Atrium doctors discuss heat stroke, ways to stay healthy outside
With the temperature hitting blistering highs recently, it’s easier for people to suffer from heat exhaustion and heat stroke if out in the sun for too long.
During a recent Zoom call with local reporters, Dr. Marcos Sosa, an OB/GYN at Atrium Health, and Dr. Bryant Allen, who works at the Emergency Department at Atrium Carolinas Medical Center, discussed the importance of people staying safe during the dog days of summer.
Sosa said heat stroke is a condition where the body excessively overheats to the point where people can start to break down. Though most people sweat when outside in the heat for prolonged times, Sosa said at the very extreme, “there is no longer any sweating and your body is dry and it can no longer get rid of the heat.”
People can become dizzy and confused and over time develop seizures due to heat strokes. They also could experience kidney problems due to muscle tissue breaking down.
“If you have the thought that you are overheating you must get indoors and cool yourself off,” Sosa said, adding that if people are really concerned they could also go to the emergency room.
Sosa’s best recommendation is to avoid excessive heat, especially during peak moments during the day, such as midday. If people decide to go outside to exercise or work in the yard, he recommends they hydrate often. He said pregnant women should drink about 10 eight-ounce glasses of water per day, which may need to be increased if they plan on spending large amounts of time outside. He also recommends people wear wide brim hats and cooling towels, along with sunscreen, when outside as well as keeping ice packs stored in the freezer to apply whenever they get back inside.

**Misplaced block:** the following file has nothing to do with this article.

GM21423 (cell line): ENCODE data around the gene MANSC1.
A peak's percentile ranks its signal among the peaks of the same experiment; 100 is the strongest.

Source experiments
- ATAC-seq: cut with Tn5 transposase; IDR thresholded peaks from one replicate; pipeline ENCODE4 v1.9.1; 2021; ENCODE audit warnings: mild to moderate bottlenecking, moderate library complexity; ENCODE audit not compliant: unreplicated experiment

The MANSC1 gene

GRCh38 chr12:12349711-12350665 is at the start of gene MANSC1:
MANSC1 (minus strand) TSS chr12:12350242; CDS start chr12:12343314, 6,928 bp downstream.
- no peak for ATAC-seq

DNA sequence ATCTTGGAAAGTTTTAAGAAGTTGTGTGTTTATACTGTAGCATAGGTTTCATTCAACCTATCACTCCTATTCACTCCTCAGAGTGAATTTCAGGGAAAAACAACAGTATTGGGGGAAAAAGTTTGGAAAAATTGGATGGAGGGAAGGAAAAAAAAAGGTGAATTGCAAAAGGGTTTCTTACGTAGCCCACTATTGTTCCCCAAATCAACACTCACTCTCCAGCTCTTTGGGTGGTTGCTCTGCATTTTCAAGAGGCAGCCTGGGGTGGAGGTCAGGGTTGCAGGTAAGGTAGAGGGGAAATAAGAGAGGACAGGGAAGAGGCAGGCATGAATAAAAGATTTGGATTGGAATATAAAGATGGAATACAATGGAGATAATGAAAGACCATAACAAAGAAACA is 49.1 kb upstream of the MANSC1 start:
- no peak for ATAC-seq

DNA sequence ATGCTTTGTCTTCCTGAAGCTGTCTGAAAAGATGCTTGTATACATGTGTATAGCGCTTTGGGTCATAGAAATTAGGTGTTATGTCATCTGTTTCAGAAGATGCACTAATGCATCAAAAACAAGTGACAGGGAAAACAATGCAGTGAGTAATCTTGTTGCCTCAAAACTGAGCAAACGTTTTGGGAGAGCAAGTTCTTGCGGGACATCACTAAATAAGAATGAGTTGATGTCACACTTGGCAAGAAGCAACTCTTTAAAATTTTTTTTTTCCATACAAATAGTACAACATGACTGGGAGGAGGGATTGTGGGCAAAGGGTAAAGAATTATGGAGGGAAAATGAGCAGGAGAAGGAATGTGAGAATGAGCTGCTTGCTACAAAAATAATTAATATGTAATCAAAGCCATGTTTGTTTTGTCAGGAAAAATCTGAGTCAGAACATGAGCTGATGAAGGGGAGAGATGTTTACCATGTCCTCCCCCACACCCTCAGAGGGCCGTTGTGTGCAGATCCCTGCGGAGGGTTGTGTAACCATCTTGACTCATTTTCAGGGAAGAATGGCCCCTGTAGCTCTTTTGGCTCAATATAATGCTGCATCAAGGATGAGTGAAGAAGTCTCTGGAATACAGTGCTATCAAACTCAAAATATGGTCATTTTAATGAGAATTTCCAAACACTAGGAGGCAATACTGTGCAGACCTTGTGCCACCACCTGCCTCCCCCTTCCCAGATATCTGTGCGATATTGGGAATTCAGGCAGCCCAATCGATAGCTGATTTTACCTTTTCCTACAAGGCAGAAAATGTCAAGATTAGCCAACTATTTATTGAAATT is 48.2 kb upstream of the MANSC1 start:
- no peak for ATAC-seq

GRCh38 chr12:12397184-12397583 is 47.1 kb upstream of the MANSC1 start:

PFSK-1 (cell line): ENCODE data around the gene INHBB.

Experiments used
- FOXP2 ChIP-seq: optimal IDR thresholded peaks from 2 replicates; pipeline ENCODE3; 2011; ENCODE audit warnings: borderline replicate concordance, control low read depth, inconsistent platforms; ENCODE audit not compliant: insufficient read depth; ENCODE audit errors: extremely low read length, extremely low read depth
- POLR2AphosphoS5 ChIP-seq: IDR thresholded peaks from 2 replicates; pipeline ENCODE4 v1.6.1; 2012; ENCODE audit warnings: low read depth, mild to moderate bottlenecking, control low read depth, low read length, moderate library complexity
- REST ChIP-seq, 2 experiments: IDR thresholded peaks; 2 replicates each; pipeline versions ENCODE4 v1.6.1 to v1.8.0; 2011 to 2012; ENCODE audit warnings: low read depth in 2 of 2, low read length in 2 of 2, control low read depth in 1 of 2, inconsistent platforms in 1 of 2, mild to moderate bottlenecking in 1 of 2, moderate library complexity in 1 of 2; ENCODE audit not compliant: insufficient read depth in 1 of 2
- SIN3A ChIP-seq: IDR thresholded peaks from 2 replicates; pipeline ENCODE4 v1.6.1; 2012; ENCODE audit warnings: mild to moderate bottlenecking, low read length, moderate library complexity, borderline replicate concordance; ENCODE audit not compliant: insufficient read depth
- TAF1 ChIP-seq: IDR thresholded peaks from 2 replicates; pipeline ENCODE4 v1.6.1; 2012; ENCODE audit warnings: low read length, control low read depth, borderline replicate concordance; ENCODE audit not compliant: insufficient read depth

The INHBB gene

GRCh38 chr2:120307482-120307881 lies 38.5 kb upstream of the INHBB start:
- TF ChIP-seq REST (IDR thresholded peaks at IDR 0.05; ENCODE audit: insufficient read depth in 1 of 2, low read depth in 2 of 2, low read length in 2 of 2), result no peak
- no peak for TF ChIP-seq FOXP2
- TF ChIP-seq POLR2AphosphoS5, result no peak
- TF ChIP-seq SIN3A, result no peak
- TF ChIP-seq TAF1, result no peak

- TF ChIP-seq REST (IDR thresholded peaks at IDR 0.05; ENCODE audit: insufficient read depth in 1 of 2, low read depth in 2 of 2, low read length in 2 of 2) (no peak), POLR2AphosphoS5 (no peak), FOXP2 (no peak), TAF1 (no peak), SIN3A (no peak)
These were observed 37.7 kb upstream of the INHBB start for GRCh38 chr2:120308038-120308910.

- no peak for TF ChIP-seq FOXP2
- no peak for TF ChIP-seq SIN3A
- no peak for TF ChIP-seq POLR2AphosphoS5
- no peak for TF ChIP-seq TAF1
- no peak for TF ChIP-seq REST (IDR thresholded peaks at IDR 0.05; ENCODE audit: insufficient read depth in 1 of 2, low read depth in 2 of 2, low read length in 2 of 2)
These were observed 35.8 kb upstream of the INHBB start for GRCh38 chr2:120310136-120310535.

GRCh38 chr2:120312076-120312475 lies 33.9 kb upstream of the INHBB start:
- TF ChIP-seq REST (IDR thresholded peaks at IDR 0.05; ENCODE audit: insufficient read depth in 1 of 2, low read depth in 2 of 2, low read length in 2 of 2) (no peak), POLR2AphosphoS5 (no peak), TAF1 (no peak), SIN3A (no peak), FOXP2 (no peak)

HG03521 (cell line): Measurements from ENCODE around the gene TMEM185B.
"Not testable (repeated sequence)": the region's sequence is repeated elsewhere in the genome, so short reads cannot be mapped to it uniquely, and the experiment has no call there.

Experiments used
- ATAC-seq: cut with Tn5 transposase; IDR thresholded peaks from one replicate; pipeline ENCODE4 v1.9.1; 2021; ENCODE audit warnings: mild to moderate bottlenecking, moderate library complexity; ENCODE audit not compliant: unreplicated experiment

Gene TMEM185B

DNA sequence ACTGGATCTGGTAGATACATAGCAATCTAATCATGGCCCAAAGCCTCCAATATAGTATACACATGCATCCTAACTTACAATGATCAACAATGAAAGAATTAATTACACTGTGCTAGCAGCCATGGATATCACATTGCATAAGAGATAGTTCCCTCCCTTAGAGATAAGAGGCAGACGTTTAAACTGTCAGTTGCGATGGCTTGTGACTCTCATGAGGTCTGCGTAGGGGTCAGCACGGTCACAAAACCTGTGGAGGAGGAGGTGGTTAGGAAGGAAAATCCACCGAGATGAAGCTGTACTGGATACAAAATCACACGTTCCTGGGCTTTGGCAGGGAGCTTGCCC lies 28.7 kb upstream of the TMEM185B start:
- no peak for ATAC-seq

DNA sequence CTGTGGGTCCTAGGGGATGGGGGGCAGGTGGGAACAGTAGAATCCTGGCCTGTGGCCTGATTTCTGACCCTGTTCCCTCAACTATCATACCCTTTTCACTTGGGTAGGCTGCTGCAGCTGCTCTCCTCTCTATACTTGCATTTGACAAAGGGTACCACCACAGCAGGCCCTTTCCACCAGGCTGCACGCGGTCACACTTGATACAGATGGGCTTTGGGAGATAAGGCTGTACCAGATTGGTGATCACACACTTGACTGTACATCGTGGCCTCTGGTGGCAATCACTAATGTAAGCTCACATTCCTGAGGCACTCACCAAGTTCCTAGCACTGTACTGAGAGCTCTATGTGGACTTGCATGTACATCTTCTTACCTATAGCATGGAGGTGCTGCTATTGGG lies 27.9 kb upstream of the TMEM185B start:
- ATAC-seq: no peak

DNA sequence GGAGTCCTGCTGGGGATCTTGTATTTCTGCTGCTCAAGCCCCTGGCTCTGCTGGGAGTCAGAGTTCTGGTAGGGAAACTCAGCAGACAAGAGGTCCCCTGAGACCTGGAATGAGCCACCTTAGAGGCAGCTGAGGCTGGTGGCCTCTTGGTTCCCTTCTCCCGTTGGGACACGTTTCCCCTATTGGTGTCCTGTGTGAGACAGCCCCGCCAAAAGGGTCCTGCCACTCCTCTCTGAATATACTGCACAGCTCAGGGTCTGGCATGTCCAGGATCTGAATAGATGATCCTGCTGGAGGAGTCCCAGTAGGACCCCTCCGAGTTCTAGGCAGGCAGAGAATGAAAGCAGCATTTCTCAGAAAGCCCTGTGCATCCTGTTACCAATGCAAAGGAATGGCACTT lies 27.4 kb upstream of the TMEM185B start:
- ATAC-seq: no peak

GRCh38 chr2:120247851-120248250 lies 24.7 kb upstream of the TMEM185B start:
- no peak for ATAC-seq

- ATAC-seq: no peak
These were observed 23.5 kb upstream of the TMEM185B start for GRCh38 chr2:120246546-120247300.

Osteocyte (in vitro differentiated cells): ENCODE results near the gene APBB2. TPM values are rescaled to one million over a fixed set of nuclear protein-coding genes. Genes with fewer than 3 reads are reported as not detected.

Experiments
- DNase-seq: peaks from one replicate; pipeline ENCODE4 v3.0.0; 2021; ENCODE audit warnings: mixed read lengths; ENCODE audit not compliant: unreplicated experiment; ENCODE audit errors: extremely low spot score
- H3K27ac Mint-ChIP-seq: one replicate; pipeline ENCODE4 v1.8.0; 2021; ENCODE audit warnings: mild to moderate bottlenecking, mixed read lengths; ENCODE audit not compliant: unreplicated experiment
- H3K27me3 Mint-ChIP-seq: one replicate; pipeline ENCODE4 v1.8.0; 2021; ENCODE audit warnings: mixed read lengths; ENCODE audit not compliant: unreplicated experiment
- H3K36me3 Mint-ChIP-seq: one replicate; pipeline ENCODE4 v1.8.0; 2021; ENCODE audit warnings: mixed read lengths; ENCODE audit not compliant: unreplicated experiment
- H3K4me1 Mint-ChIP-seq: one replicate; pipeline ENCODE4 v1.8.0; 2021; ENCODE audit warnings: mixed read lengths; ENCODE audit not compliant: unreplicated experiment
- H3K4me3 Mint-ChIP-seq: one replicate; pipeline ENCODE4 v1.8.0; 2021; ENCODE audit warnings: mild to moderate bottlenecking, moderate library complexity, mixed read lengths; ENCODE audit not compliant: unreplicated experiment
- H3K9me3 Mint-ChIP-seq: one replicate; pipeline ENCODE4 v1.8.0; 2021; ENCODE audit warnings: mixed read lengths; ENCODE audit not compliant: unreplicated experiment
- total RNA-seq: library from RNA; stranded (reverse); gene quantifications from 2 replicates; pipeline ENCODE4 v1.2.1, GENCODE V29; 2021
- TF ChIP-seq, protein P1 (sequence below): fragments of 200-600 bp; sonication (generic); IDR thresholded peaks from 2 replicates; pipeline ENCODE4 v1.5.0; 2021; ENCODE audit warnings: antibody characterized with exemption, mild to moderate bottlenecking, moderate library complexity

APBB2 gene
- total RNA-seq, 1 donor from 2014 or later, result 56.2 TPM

Allen said he thinks the biggest reason people come to the emergency room for heat-related injuries are due to lightheadedness, dizziness and fatigue. Too often these people have simply been outside for long periods of the day and have had little to drink and minimal exposure to shade.
If people want to go outside to exercise, Allen recommends people schedule regular stops to properly hydrate, adding that people shouldn’t push themselves to the limit before stopping to grab water.
Allen said one concern right now is that many of the symptoms related to heat stroke (fatigue, body aches, headaches) are also symptoms of the coronavirus. He encourages people to stay inside during the hottest times of the day and drink plenty of fluids and stay in the shade when outside because “you would hate to develop symptoms that sound similar to coronavirus and not know what’s going on.”
One easy way for people to see if they are staying properly hydrated is to simply check their urine, Allen said. If it looks clear, they are likely drinking enough fluids, while if it looks bright yellow, they probably need to be drinking more.
Both doctors emphasized that, despite the coronavirus pandemic, if patients are not feeling well they should not be afraid to go to the hospital.
“If you have a real health question, you need to get that answered, because we don’t want people staying at home when they’re having significant health problems getting worse,” Allen said.